6 Corporate Real Estate Strategies that can add value to your business

In many organisations, Corporate Real Estate Management (CREM) has been purely transactions-based for too many years, primarily focusing on decreasing short-term unit costs. In reality, Corporate Real Estate Management is much more than that. Here are the 6 Corporate Real Estate Strategies that can add value to your business - if you just let them.

Traditionally, the focus within Corporate Real Estate Management has been cost minimisation and short-term results rather than a long-term business strategy. However, intensifying outward pressures and changing business environments are forcing companies to pay more attention to non-core operations.

Although, the return from a supporting activity might be lower than the return from the core business, there is no doubt that these supporting activities may provide other forms of value.

The following six strategies of adding business value through modern Corporate Real Estate Management can surely contribute to the transformation of real estate from being a mere “cost of doing business” to a true value generator.

1. Increasing the value of assets

This first strategy involves viewing properties as capital assets that can be managed and optimised to grow – adding a significant financial contribution to the overall organisation. The objective here revolves around either: maximising the value of a current property portfolio, selecting desirable locations or even redeveloping obsolete properties.

2. Promoting marketing and sales

Secondly, Corporate Real Estate can add value by selecting locations that attract customers, employees, investors and other stakeholders to the organization for either recruitment or business activities. Furthermore, the design of a building can help support the company’s branding and business values.

3. Providing room for innovation

Even though the emphasis on increasing innovation may be a less familiar real estate strategy, facilities that encourage and support innovative thinking are key. Here it is crucial that the space inhibitors take part in planning spaces and providing insights into which type, size and workspace design creates an inspiring working atmosphere. In turn, this will lead to increased financial returns.

4. Emphasizing employee satisfaction and productivity

The level to which employee satisfaction can be increased depends on decisions related to site selection, workplace design, facility amenities and environmental standards. Undoubtedly, organisations that make workplace decision based on increasing employee satisfaction can expect to increase financial returns through greater production, efficiency, innovation, lower rates of absenteeism and much more.

5. Growing flexibility

Flexibility can be viewed both in terms of the facility’s workspaces as well as location. More and more organisations are reforming their work teams, allowing for more flexible working hours, which creates a new set of requirements for the flexibility or adaptability of an office environment. On the other hand, if market conditions change, then there is a need for some companies to be ready to exit or vacate a market quickly.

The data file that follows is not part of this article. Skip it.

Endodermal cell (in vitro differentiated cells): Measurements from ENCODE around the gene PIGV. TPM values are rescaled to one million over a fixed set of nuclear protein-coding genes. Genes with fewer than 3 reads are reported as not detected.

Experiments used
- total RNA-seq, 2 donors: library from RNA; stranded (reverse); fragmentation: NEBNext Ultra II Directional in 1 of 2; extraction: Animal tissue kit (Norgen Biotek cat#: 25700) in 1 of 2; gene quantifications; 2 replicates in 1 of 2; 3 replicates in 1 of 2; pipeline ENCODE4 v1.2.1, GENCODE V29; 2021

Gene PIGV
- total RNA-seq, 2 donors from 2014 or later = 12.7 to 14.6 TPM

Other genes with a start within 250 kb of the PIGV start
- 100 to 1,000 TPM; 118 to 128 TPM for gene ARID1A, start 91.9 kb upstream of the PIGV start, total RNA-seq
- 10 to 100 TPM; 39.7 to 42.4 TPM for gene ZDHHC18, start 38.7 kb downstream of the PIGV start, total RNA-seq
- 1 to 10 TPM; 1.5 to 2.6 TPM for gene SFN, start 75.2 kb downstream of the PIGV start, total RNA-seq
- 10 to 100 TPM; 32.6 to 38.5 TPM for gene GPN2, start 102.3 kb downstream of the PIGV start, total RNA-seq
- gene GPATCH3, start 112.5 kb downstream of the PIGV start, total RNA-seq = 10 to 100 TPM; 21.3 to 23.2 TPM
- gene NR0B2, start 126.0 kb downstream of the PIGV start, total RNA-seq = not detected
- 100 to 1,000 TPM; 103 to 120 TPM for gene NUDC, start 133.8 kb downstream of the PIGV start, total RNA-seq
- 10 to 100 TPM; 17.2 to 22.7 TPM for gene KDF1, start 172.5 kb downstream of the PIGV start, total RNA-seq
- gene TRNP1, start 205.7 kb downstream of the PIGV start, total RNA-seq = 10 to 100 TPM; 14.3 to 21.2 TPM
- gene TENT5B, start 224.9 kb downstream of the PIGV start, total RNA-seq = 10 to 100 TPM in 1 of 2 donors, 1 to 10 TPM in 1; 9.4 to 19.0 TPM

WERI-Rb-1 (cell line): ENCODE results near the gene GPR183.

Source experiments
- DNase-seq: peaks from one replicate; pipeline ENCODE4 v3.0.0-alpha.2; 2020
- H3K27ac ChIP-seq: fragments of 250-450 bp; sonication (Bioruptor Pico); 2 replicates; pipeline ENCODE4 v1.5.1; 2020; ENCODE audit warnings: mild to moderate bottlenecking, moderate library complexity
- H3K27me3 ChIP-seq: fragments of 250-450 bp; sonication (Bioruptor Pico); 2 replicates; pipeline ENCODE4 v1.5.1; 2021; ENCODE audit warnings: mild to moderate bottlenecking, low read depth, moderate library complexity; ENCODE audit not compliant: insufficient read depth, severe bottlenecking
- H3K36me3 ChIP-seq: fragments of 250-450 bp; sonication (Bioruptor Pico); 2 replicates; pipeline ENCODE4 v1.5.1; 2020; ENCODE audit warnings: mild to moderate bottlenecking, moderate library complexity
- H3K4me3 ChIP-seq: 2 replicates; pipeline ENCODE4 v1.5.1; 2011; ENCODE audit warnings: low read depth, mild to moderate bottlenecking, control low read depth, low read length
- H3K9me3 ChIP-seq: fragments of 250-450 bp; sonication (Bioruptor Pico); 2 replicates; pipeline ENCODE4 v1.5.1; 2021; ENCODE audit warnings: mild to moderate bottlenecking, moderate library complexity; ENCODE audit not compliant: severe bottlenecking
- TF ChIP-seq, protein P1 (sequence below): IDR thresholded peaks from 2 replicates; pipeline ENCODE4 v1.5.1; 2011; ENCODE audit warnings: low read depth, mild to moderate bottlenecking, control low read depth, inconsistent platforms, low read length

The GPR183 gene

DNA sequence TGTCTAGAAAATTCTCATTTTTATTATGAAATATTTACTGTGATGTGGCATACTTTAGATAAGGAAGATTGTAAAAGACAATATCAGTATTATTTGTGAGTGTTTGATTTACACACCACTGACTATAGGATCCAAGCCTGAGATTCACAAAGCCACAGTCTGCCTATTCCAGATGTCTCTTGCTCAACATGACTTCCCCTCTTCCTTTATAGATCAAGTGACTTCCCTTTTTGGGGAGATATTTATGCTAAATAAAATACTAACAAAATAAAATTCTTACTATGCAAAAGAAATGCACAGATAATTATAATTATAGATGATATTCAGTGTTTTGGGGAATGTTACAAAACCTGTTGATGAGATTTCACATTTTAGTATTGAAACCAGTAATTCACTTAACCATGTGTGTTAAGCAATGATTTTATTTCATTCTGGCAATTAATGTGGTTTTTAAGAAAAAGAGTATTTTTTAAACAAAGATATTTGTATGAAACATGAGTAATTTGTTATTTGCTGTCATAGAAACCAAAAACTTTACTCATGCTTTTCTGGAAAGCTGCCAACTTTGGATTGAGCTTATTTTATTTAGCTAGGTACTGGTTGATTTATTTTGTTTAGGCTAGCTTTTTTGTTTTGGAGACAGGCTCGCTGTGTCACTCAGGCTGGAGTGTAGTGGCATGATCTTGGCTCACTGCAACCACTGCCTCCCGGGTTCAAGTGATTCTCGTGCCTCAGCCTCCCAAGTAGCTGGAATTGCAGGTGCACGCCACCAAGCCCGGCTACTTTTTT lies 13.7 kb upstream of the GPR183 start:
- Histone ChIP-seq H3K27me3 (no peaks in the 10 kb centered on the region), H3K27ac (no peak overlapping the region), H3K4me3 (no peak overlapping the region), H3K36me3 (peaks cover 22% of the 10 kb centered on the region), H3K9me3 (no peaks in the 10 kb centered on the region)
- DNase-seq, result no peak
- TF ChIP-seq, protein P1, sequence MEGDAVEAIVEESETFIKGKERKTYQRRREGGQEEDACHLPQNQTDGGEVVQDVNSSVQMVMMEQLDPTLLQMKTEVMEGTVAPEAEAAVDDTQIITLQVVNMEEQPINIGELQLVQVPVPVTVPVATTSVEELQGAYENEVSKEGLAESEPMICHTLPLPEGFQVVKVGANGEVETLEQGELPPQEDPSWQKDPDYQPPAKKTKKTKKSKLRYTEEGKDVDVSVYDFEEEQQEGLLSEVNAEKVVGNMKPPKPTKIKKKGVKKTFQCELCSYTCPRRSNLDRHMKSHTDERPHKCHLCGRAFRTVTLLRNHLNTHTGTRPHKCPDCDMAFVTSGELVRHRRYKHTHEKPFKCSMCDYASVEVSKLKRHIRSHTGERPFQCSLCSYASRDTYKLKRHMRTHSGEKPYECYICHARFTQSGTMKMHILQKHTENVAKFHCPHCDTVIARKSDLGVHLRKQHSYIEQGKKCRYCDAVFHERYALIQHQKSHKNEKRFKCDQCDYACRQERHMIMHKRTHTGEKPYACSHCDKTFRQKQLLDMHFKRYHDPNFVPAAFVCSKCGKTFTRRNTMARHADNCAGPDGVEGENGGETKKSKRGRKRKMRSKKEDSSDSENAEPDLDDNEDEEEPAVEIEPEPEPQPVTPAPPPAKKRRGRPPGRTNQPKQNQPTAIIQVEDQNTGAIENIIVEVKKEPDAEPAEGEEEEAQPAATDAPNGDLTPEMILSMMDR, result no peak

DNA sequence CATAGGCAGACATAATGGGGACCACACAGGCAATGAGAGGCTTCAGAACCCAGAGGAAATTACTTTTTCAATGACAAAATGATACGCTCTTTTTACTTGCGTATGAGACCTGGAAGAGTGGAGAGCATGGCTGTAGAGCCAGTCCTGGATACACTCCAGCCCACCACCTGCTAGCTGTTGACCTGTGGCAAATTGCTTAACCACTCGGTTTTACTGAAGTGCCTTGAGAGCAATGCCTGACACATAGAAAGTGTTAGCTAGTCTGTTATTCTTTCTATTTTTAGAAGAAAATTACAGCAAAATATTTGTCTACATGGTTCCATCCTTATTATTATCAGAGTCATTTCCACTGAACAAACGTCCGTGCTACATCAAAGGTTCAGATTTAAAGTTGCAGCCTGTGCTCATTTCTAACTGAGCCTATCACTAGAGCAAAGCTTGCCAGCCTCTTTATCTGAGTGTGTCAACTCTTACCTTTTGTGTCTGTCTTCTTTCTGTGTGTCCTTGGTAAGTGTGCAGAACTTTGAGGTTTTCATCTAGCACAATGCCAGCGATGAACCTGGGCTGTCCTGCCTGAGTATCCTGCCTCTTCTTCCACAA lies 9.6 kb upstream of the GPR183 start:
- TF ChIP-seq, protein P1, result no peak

In both cases, the shifting demands from a space can obligate an organisation to pay for a space that is not optimal for its operations.

If workplace and workspace flexibility is a key driver for a business, then a real estate strategy that focuses on providing flexible space that matches the duration of business needs will support the organisation’s core strategy and add value to the organisation.

6. Reducing costs

Reducing costs is probably the most familiar Corporate Real Estate strategy of all. Naturally, cost reduction in any area has the most direct and immediate impact on the financial performance of any organisation.

The most well-known real estate operating decisions in this context relate to the returns associated with outsourcing real estate services. Other methods that businesses can consider include: co-locating business units, occupying green buildings and choosing location based on governmental incentives.

Costs can always also be reduced by negotiating lower rates for real estate related services and utilities or increasing quality and timing of facilities maintenance to avoid costly repairs and capital expenditures.

While all of the strategies mentioned above can add value to any business, it is important that the decisions made around Corporate Real Estate Management are directly linked to the strategic objectives of the business across levels. At a minimum, the corporate real estate staff must possess knowledge of the core business and understand how to best communicate its contribution to the organisation in a language that the top decision makers can understand.

Would you like to know more about how corporate real estate can add value to your organisation? Download our vision 2020 White book: New Ways of Working – The workplace of the future.